Same-sex marriage supporters who gathered outside the U.S. Supreme Court on Monday said they remain hopeful the justices will strike down California’s Proposition 8 and the Defense of Marriage Act.
“We’re hopeful and optimistic that even out of a conservative court is going to come a strong opinion for equality,” Jonathan Lewis of Brookline, Mass., told the Washington Blade as he stood outside the court with his husband of nearly six years, Jonathan Adlar, and their 10-week-old son.
David Baker, a D.C. resident who is originally from Salt Lake City, held a sign outside the Supreme Court that read “Gay Mormon for marriage equality.”
He told the Blade shortly after he learned the justices would not issue a ruling on the Prop 8 and DOMA cases until at least Tuesday that he feels “civil marriage is a civil right.” Baker, who is also a member of Affirmation, an LGBT Mormon group, added same-sex couples in Utah and other states without marriage rights for gays and lesbians would receive federal benefits if the justices strike down DOMA.
“What’s going through my mind is a lot of hopes and prayers that things break our way — that things break for the right side of history,” Baker said.
Gays and lesbians can legally marry in nine states and D.C.
Delaware’s same-sex marriage law will take effect on July 1. Gays and lesbians in Minnesota and Rhode Island will be able to exchange vows as of August 1, while four Michigan lawmakers on Monday introduced a bill that would allow nuptials for same-sex couples in their state.
Supreme Court passersby largely support same-sex marriage
One man held a poster of a gay couple kissing with the word “sodomy” written beneath it as he stood across the street from the Supreme Court on Monday as the decisions were announced. The vast majority of passersby and others who have gathered outside the court over the last week, however, have supported same-sex marriage.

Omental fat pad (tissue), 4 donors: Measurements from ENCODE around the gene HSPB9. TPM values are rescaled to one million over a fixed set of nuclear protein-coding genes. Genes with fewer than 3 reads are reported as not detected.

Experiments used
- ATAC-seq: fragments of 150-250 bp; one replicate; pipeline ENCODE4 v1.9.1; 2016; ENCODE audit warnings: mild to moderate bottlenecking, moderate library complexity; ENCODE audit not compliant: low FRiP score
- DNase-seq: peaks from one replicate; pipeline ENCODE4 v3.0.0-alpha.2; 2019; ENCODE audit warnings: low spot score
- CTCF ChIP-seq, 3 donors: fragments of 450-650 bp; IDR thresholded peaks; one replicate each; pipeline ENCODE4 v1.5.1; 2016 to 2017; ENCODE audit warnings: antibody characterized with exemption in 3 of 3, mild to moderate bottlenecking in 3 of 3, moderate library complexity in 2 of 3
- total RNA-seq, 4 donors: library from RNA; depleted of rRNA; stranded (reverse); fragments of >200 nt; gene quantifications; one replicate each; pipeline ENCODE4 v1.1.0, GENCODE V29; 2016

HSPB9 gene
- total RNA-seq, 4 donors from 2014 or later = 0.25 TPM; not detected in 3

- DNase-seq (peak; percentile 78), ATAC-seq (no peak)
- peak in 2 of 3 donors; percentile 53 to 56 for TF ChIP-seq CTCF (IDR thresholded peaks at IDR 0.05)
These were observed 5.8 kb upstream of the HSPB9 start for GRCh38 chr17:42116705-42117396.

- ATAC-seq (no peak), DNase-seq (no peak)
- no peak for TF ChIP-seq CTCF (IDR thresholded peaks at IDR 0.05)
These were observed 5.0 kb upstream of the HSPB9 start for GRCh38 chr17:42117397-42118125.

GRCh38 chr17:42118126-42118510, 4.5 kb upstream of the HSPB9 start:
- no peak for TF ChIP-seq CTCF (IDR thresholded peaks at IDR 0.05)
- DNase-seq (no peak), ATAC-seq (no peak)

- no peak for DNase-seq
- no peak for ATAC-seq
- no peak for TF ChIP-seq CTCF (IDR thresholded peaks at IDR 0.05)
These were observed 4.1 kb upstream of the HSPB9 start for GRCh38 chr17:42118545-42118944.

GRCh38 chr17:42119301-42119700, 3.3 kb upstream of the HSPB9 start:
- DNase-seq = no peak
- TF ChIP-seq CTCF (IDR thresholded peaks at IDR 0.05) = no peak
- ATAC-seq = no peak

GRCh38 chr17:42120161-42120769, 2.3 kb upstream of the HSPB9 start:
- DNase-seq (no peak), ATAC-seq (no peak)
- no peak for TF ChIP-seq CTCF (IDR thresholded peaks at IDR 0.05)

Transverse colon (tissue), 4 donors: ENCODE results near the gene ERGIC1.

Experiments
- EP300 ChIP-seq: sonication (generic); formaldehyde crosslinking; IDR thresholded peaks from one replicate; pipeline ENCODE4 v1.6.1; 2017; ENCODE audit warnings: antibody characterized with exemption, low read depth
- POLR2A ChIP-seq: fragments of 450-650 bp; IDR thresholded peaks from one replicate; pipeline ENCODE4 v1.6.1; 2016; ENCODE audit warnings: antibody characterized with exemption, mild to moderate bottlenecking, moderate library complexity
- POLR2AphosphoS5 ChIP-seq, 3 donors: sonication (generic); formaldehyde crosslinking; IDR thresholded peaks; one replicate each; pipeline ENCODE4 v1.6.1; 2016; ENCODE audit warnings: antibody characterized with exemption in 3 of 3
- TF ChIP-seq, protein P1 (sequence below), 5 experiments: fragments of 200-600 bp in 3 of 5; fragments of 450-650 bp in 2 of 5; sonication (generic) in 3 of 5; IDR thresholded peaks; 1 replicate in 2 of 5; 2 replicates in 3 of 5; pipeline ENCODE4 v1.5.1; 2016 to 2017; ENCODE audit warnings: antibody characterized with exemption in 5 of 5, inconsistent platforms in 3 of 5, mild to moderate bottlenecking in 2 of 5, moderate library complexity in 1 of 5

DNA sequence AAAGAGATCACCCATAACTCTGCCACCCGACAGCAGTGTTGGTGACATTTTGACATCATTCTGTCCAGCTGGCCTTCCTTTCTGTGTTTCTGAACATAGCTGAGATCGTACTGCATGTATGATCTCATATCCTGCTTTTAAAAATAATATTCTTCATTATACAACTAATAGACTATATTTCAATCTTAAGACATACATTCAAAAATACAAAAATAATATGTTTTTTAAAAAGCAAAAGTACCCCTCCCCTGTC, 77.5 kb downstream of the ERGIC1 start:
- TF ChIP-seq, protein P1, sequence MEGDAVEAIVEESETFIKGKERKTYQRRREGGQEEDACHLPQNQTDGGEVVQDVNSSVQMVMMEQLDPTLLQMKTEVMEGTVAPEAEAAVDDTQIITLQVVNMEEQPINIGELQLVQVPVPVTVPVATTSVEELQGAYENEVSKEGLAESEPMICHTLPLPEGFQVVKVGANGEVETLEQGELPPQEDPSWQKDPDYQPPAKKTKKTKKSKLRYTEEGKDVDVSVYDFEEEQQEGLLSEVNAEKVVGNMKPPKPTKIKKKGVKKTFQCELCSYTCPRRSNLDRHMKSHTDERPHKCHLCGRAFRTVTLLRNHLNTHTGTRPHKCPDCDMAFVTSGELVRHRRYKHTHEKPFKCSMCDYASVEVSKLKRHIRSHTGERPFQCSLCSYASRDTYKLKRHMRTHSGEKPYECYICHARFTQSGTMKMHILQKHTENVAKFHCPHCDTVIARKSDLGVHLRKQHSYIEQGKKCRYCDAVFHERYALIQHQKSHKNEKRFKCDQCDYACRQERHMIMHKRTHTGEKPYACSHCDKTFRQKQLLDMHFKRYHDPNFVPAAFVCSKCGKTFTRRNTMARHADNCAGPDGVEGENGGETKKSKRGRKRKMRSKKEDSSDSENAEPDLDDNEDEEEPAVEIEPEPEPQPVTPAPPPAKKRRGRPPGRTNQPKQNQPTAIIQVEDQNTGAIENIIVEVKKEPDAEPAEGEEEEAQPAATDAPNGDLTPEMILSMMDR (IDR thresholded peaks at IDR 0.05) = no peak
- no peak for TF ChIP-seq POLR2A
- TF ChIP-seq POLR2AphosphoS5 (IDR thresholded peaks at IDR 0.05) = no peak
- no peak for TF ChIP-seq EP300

“It will change everyone’s lives, make it so much more fair and equitable,” Mara McKennen of Richmond, Va., told the Blade on Friday as she watched Dennis Niekro and Paul Richmond of Columbus, Ohio, and 24 other same-sex couples marry at the Supreme Court.
Elizabeth North of Florida added she feels a decision that would strike down DOMA would help same-sex marriage advocates in the Sunshine State who last week launched a campaign to overturn a 2008 constitutional amendment that bans nuptials for gays and lesbians.
“It just gives us a leg to stand on,” she told the Blade. “It gives us something to fight with.”
Gwenn Andrix, a transgender woman from Bowling Green, Ohio, who also traveled to D.C. on Friday to attend the mass same-sex wedding that took place outside the Supreme Court, agreed as she held LGBT and trans Pride flags.
“I’m hoping they (the justices) move the country forward,” she told the Blade.
Kris Perry and Sandy Stier and Paul Katami and Jeff Zarillo, plaintiffs in the Prop 8 case, did not speak to reporters as they left the Supreme Court with Ted Olson and David Boies and Human Rights Campaign President Chad Griffin, who co-founded the American Foundation for Equal Rights that filed the lawsuit against California’s voter-approved same-sex marriage ban.
“Obviously we all want to get these rulings and are hopeful that they’re going to be everything we want,” Freedom to Marry President Evan Wolfson told the Blade on Monday as he left the Supreme Court. “What we know is no matter what the court does, we have to keep pushing. And we have victory within reach as long as we keep reaching.”